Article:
Some days it’s easy to thank and praise God. A prayer is answered just the way we wanted, an unexpected gift arrives, a loved one recovers from an illness. When God does something obvious for us, we respond in praise to Him.
But other times, praise is hard. The prayer is answered “No.” A loved one does not recover. Needs and hardships abound with no relief in sight.
Psalm 116:17 speaks of offering “the sacrifice of thanksgiving.” After speaking of the sacrifice Jesus made of His own blood so that we could be saved. Hebrews 13:15 says, “Through him then let us continually offer up a sacrifice of praise to God, that is, the fruit of lips that acknowledge his name.”
Why would it be called a sacrifice to praise God?
Sacrifices cost something. They acknowledge the worthiness of the one sacrificed to. They encourage faith even as they express faith.
Why does God want our praise? Everyone appreciates a “thank you.” But God doesn’t need praise from us. He is totally self-sufficient. He asks for our praise because we need it. He lifts our chin upwards so our gaze rests on Him. When times are hard, looking to Him reminds us that He is sovereign, wise, powerful, loving, kind. When we praise Him, we acknowledge His greatness for our own hearts as well as others. We remind ourselves that all our answers and provisions come from Him. We don’t ignore the pain or heartache, but we acknowledge God in them.
As Nancy Guthrie shares in Hoping for Something Better: Refusing to Settle for Life as Usual:
When we choose to praise God for His goodness, despite His allowing what we would nor describe as good into our lives, that is a sacrifice of praise. When we praise Him for His sovereignty, even though we don’t understand the whys of His plans, that is a sacrifice of praise (p. 177).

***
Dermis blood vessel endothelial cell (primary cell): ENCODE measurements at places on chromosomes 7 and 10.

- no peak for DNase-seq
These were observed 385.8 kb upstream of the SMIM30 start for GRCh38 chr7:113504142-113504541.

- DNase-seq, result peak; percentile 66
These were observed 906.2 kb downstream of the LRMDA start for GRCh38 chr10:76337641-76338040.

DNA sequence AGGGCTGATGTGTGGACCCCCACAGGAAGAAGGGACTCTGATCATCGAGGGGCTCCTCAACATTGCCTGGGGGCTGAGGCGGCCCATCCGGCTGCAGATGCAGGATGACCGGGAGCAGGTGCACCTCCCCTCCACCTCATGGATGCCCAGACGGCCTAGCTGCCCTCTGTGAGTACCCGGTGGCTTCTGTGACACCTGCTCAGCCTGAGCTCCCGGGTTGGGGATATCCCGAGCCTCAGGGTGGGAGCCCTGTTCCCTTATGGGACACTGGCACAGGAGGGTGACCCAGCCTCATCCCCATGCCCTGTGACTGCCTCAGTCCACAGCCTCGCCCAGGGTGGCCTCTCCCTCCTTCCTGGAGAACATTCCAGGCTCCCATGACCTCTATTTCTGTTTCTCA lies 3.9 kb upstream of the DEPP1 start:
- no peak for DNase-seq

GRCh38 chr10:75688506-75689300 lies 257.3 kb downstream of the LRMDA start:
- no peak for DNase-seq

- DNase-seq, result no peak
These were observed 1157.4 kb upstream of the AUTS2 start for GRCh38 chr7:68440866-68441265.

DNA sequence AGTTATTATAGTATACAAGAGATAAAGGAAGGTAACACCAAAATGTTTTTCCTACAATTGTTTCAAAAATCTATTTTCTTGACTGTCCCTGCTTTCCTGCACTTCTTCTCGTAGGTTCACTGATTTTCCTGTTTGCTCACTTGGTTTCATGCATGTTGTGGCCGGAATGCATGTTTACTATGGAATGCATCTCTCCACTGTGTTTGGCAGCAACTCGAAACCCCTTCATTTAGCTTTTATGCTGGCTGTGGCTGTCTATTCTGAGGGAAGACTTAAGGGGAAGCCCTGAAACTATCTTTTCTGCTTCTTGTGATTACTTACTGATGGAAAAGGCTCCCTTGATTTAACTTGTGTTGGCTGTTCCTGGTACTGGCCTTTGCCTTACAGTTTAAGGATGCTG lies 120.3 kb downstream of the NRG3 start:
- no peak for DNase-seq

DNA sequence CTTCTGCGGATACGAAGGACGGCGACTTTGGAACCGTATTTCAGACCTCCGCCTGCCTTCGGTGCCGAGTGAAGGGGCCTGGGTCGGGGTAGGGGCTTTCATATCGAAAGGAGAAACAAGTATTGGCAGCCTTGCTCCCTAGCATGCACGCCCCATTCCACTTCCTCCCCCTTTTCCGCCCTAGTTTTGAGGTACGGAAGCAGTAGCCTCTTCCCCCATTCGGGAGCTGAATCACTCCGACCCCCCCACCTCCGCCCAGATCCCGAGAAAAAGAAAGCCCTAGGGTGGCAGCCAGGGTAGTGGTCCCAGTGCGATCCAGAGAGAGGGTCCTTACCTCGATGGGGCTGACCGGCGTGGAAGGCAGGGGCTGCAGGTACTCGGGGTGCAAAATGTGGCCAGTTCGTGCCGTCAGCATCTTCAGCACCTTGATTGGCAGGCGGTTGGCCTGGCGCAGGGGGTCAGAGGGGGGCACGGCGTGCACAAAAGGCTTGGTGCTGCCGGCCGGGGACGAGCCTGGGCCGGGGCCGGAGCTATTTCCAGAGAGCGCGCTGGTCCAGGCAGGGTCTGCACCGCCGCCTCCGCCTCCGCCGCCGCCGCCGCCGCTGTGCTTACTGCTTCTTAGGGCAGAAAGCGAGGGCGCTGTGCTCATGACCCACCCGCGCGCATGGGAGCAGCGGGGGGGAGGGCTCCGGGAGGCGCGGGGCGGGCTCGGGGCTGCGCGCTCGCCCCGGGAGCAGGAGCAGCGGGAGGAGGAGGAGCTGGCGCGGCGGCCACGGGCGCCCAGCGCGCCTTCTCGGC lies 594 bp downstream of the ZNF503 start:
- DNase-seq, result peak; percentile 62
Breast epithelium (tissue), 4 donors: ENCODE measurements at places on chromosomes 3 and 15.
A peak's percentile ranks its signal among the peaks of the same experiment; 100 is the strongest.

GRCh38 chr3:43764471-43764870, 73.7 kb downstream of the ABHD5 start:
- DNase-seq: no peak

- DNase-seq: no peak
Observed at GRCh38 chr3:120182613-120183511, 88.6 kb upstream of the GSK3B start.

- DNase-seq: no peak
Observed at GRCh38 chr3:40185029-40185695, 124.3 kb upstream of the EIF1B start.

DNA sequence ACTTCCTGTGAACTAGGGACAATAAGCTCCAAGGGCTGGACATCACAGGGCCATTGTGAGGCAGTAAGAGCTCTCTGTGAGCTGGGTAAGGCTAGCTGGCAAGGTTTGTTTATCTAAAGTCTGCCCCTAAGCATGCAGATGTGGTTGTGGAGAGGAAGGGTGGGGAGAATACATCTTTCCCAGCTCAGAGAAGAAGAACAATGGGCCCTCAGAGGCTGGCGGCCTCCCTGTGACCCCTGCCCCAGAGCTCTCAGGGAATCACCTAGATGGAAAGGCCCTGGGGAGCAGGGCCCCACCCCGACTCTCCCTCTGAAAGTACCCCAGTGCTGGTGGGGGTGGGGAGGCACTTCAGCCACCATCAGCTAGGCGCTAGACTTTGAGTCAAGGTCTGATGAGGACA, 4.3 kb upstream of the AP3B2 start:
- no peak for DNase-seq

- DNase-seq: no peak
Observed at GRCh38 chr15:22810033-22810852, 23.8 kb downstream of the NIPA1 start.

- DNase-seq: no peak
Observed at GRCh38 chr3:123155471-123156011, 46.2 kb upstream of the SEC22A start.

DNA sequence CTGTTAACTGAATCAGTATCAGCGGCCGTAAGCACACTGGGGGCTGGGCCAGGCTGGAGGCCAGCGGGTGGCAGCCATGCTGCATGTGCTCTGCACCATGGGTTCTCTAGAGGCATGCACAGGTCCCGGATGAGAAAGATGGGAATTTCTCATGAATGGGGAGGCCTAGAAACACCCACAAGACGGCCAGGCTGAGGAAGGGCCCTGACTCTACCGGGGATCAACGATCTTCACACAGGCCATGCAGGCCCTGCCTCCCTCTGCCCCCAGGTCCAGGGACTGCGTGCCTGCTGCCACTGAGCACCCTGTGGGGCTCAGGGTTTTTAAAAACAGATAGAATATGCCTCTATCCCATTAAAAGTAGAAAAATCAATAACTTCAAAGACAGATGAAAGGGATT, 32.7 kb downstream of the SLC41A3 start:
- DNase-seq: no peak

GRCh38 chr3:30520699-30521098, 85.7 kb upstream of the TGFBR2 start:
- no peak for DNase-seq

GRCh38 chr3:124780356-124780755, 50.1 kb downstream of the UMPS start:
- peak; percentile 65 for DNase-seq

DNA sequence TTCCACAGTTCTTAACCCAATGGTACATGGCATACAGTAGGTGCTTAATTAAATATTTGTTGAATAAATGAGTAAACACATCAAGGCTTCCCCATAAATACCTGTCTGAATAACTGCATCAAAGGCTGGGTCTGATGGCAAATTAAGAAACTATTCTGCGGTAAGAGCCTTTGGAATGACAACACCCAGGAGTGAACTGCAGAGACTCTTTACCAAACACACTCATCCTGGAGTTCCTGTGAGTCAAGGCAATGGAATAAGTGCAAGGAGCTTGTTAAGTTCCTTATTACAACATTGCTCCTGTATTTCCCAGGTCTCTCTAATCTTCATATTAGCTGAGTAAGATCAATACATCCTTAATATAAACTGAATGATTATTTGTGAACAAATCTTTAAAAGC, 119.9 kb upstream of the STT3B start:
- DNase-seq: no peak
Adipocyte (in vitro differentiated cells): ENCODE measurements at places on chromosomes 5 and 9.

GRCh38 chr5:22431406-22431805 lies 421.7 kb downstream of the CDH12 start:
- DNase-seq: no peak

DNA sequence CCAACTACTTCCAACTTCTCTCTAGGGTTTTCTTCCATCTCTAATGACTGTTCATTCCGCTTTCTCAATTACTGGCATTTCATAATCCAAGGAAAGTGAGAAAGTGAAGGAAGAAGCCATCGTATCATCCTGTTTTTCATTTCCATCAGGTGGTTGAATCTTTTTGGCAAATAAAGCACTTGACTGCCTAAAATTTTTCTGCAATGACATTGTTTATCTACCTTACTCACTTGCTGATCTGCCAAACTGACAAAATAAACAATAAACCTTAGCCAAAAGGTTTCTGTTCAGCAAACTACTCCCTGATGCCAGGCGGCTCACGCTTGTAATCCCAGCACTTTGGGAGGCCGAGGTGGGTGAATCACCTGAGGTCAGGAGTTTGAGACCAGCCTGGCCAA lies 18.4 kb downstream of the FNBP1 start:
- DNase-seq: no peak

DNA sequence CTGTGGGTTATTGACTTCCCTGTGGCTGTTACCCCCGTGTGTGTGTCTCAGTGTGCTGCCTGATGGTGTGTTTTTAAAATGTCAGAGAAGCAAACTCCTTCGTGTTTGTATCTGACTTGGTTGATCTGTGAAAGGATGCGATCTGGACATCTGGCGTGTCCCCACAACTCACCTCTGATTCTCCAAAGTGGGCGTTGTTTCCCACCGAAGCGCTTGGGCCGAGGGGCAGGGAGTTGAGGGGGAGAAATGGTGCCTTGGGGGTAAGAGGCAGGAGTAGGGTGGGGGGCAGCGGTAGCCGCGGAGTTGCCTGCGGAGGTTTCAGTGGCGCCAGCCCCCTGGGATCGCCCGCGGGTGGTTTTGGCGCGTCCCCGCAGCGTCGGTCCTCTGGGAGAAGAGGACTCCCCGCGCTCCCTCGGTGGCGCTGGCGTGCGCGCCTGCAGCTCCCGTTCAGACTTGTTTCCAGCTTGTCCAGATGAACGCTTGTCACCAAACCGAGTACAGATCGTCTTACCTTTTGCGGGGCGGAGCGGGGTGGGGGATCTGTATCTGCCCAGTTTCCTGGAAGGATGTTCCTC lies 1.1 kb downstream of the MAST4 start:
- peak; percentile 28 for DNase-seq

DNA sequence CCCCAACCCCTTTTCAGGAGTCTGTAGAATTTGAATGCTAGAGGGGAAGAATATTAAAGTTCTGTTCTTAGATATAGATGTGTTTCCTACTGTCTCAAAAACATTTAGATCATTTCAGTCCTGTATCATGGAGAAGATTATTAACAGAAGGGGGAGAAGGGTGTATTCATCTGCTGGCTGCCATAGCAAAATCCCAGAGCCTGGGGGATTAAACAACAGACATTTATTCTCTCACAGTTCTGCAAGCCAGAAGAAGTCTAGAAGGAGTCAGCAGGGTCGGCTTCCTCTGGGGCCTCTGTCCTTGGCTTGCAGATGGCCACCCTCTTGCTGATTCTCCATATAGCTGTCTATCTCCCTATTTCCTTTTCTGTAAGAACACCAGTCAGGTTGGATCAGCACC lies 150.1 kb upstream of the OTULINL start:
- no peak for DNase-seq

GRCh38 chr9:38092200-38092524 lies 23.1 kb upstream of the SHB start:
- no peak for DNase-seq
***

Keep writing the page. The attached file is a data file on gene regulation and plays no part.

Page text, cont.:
In On Asking God Why, Elisabeth Elliot wrote of finding help to praise when she wasn’t feeling particularly thankful:
When I stumble out of bed in the morning, put on a robe, and go into my study, words do not spring spontaneously to my lips–other than words like, “Lord, here I am again to talk to you. It’s cold. I’m not feeling terribly spiritual….” Who can go on and on like that morning after morning, and who can bear to listen to it day after day?
I need help in order to worship God. Nothing helps me more than the Psalms. Here we find human cries–of praise, adoration, anguish, complaint, petition. There is an immediacy, an authenticity, about those cries. They speak for me to God–that is, they say what I often want to say, but for which I cannot find words.
Surely the Holy Spirit preserved those Psalms in order that we might have paradigms of prayer and of our individual dealings with God. It is immensely comforting to find that even David, the great king, wailed about his loneliness, his enemies, his pains, his sorrows, and his fears. But then he turned from them to God in paeans of praise.
He found expression for praise far beyond my poor powers, so I use his and am lifted out of myself, up into heights of adoration, even though I’m still the same ordinary woman alone in the same little room.
She goes on to tell how hymns also help her find words with which to praise:
By putting into words things on earth for which we thank him, we are training ourselves to be ever more aware of such things as we live our lives. It is easy otherwise to be oblivious of the thousand evidences of his care.
This year has been full of various hardships. Thanksgiving may not hold its usual luster. In fact, it might be hard to find something to thank God for. But I have found those times when I have to search for God’s blessings to be especially meaningful. He always leaves evidence of His care, and sometimes we miss them unless we’ve especially tuned our hearts to see them.
One hymn which helps me praise is “O God, Beyond All Praising” by Michael Perry. A few lines express the truths discussed here:
And whether our tomorrows
Be filled with good or ill,
We’II triumph through our sorrows
And rise to bless you still:
To marvel at your beauty
And glory in your ways,
And make a joyful duty
Our sacrifice of praise.
(Sharing with Hearth and Soul, Selah, Scripture and a Snapshot, Inspire Me Monday,
Senior Salon, Remember Me Monday, Tell His Story, InstaEncouragement,
Let’s Have Coffee, Faith and Worship Weekend, Grace and Truth,
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